Taylor Swift’s kiss-off days are behind her. Nearly two years after the release of her surprisingly dark sixth album, Reputation, the singer-songwriter has found the light again — and Calabasas is in her rearview mirror.
On her whimsical seventh studio effort, Lover (out now), Swift doesn’t just turn the page in her diary, but she sprinkles some glitter on it, tears it out and sends it up to the heavens on a colorful hot-air balloon.
Case in point: The album’s opener, “I Forgot That You Existed,” is the 29-year-old’s farewell to the snakes that plagued her during the creation of Reputation (we won’t name any names). “It isn’t love / It isn’t hate / It’s just indifference,” she sings over a finger-snapping, tuba-inflected beat and a tropical loop.
From there, Swift wastes no time, launching into three of Lover’s standouts back-to-back-to-back. “Cruel Summer” is captivating and boasts some of the most melodic vocals of her career thus far. The ever-so-romantic title track follows suit with the twang of a country classic playing during closing time at a wedding afterparty in Nashville. It has Swift’s strongest songwriting since 2012’s “All Too Well,” a nearly impossible feat given the Red cut is widely considered to be one of her best. The trifecta concludes with “The Man,” a women empowerment anthem that tackles the double standards in society and finds Swift taking back what should have been hers all along.
“Would you like to worry about drinkin’ and dollars? / And getting bitches and models? / And it’s so good if you’re bad / And it’s OK if you’re mad,” she seethes during the bridge. “If I was flashing out my dollars, I’d be a bitch, not a baller / They’d paint me out to be bad / So, it’s OK that I’m mad.”
Impressively, the 18-track album, which is Swift’s longest to date, only has two semi-duds on it. The slow-building ballad “The Archer” and the saxy “False God” are nice but forgettable when considering the bigger picture.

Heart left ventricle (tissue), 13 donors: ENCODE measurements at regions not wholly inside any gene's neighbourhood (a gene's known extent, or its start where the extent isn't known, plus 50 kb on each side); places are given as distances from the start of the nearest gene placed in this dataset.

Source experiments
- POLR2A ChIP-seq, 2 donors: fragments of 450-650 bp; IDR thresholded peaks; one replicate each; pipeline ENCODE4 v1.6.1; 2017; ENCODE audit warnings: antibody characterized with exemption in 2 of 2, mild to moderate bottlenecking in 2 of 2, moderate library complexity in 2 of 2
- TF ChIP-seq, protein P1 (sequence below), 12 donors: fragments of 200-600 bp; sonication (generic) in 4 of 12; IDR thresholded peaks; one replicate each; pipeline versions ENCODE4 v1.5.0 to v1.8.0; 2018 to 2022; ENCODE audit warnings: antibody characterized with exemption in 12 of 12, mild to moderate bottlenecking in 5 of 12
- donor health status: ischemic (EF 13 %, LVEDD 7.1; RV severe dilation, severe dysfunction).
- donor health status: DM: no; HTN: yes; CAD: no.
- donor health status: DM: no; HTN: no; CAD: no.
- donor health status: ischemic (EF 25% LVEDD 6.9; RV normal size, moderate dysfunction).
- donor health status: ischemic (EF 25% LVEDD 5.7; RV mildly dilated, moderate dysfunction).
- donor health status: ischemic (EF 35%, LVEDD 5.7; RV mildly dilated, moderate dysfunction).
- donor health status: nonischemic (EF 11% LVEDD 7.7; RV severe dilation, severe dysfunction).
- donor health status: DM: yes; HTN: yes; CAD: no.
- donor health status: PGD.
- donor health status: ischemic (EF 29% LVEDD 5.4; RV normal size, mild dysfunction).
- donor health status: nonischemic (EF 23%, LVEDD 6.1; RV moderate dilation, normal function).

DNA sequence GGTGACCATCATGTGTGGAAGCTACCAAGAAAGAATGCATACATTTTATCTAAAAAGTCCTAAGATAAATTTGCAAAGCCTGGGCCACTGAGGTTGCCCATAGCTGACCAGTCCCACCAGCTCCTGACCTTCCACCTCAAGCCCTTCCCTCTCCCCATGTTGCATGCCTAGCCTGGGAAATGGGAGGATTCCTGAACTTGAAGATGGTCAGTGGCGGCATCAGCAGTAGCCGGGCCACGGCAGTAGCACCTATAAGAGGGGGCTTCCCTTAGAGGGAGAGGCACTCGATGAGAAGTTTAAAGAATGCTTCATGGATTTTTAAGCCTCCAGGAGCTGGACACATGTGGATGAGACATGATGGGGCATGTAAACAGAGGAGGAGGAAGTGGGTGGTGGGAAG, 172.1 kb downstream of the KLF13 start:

“Miss Americana & The Heartbreak Prince” and “Cornelia Street,” on the other hand, are fantastically triumphant. On the former, Swift reminds the world that she is a songwriting savant with lyrics pieced together with the help of high school imagery, including a cheerleader call-and-response and mentions of prom, yearbook superlatives and a regular ol’ hallway. And on the latter, Swift uses her onetime West Village carriage house as a metaphor for a past relationship she never wants to revisit. It’s a simple yet brilliantly executed concept that only she could conjure up.
Unsurprisingly, much of Lover centers around the topic of, well, love. On “Paper Rings,” the Grammy winner details a friendship that takes an unexpected — but welcome — romantic turn. The tune blends Panic! at the Disco’s postmodern jazz-pop sound with The Supremes’ 1960s doo-wop, as peculiar as that may seem. Things get even more lovey-dovey on “London Boy,” an obvious nod to Swift’s boyfriend of nearly three years, British actor Joe Alwyn. After paying homage to American staples (New Jersey’s own Bruce Springsteen and Tennessee whiskey, to name a few), she travels overseas to meet up with her guy at a pub.
All things considered, Lover is quite possibly Swift’s least radio-friendly release yet — not that she needs to appease FM listeners in today’s streaming era. The upbeat Brendon Urie-featured lead single (and undeniable banger) “Me!” and LGBTQ-friendly “You Need to Calm Down” instantly became Top 40 go-tos upon their releases earlier this summer, but they are vastly different from the rest of the record. That isn’t a problem, though, as Lover offers a little something for everyone. And, honestly, who could forget the Prince-esque bop “I Think He Knows”?
Swift truly shines when she shows her vulnerable side toward the end of the disc. On “Soon You’ll Get Better,” her long-rumored Dixie Chicks collaboration, she puts on a brave face for a loved one who is seriously ill but makes “the best out of a bad deal.” The mesmerizingly haunting but hope-filled number is likely a tribute to Swift’s mother, Andrea, whose cancer relapsed earlier this year. Lover closes out with another deeply personal song: “Daylight,” on which she reflects upon the time she became “the butt of the joke” after trusting “the wicked.” Fortunately, love helped her come out on the other side. And, oh, are we glad to have the Old Taylor back.
3.5 stars (out of 4)
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